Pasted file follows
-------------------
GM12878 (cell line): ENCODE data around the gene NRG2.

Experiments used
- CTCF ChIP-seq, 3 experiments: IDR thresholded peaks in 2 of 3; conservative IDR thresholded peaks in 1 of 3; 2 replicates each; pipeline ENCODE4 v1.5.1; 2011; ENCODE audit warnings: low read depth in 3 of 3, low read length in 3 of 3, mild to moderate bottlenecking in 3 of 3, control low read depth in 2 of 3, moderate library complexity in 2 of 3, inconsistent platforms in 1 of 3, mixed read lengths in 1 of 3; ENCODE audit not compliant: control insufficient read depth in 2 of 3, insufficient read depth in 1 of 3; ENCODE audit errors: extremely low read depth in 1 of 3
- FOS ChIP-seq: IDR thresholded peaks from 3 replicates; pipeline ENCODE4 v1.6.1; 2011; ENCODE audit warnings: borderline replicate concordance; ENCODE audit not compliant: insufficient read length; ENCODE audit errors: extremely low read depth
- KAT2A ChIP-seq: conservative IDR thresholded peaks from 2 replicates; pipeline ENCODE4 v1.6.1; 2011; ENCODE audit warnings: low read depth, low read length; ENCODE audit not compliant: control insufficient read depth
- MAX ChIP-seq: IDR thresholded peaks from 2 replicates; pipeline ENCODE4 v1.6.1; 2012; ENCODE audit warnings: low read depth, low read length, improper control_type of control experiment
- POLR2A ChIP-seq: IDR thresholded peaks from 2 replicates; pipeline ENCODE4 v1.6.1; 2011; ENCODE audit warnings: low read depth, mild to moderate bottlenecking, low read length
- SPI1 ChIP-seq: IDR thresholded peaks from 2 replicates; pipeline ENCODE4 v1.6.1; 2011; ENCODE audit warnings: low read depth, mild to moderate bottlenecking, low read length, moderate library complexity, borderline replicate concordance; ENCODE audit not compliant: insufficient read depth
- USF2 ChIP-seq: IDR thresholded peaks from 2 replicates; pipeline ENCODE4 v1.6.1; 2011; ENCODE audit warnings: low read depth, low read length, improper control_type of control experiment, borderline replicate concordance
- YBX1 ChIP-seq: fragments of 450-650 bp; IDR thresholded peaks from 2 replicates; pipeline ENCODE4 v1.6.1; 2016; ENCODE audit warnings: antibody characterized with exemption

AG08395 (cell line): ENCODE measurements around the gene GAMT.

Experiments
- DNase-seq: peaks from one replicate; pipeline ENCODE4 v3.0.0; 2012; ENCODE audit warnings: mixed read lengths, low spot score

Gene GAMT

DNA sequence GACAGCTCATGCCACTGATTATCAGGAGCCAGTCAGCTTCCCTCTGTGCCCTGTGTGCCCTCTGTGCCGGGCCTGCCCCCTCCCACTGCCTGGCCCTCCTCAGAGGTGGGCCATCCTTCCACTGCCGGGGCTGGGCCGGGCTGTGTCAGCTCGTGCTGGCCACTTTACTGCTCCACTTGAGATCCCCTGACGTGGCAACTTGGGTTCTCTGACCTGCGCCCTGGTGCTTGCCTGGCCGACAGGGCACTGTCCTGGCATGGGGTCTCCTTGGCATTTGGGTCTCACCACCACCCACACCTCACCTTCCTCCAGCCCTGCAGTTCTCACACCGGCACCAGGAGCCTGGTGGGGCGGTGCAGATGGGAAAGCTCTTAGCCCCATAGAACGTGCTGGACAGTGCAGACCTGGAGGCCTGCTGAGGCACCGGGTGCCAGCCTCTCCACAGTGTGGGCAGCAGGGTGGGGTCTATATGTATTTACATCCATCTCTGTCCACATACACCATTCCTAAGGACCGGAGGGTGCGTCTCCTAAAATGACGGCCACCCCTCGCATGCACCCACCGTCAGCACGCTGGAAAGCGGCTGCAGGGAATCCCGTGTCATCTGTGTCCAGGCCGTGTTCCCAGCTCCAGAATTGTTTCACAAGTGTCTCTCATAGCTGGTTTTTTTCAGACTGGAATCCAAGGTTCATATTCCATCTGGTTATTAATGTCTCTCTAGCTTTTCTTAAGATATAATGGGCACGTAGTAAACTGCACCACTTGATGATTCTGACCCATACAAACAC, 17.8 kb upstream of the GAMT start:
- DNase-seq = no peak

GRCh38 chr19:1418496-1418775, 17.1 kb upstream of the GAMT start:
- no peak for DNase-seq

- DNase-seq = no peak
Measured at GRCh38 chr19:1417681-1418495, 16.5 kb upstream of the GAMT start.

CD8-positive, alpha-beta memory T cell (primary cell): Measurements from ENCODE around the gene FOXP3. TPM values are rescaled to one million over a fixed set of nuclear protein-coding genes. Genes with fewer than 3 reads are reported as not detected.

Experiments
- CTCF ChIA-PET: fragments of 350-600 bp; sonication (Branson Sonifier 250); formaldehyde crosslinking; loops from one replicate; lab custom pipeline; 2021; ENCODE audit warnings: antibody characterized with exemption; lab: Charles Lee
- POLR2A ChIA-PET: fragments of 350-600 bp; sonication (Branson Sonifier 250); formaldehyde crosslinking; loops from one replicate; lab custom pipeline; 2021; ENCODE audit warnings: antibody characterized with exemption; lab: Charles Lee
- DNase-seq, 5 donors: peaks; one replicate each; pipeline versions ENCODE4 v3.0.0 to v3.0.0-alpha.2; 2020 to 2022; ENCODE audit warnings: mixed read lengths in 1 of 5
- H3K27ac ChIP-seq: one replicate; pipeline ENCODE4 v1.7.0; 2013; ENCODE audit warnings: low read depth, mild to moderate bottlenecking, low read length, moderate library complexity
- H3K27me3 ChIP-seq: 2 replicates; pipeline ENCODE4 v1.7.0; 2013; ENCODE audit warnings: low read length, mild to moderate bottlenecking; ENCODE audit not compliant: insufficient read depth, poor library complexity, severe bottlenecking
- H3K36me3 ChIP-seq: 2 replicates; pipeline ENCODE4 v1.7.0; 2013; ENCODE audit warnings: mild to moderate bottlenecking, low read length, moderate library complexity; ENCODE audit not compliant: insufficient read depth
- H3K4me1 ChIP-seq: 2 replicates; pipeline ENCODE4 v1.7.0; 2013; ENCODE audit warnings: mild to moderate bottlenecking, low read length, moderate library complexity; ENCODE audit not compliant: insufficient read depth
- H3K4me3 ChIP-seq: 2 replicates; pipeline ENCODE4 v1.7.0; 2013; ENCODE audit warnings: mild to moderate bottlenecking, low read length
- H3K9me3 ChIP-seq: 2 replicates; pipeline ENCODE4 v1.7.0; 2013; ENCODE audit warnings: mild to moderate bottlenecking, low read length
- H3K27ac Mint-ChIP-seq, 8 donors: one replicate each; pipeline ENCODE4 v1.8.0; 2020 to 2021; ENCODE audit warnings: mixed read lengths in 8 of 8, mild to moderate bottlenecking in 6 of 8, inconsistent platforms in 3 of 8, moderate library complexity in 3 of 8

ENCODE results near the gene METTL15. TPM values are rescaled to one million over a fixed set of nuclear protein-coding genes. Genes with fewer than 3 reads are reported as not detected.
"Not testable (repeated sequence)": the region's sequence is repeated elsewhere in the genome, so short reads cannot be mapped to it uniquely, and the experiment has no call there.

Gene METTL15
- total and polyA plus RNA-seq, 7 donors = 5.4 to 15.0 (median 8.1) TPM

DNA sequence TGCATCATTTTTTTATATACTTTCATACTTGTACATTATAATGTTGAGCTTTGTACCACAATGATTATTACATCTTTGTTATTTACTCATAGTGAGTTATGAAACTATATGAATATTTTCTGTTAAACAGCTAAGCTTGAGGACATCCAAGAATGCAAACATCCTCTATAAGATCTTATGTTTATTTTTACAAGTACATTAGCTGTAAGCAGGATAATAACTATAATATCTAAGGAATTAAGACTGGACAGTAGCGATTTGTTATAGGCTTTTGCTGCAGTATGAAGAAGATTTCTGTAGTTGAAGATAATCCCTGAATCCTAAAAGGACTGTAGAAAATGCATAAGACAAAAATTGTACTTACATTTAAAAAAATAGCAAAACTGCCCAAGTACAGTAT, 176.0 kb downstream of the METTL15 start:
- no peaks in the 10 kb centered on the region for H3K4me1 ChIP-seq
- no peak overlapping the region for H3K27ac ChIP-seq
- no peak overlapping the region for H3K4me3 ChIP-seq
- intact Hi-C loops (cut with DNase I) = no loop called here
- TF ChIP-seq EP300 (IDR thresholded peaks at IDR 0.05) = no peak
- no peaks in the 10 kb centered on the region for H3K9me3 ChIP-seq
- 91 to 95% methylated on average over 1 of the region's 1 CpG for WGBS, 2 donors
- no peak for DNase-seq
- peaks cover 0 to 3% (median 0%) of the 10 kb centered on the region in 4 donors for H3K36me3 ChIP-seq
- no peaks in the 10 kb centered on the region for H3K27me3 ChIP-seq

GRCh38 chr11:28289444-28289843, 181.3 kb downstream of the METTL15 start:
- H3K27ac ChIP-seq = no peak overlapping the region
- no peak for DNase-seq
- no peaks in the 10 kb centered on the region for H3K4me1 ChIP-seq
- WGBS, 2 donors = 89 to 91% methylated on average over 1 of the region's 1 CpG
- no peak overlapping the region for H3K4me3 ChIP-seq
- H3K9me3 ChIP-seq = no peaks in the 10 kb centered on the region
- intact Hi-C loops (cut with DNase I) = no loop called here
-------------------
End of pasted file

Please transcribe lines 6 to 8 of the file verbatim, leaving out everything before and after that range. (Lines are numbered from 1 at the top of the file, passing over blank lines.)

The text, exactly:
- MAX ChIP-seq: IDR thresholded peaks from 2 replicates; pipeline ENCODE4 v1.6.1; 2012; ENCODE audit warnings: low read depth, low read length, improper control_type of control experiment
- POLR2A ChIP-seq: IDR thresholded peaks from 2 replicates; pipeline ENCODE4 v1.6.1; 2011; ENCODE audit warnings: low read depth, mild to moderate bottlenecking, low read length
- SPI1 ChIP-seq: IDR thresholded peaks from 2 replicates; pipeline ENCODE4 v1.6.1; 2011; ENCODE audit warnings: low read depth, mild to moderate bottlenecking, low read length, moderate library complexity, borderline replicate concordance; ENCODE audit not compliant: insufficient read depth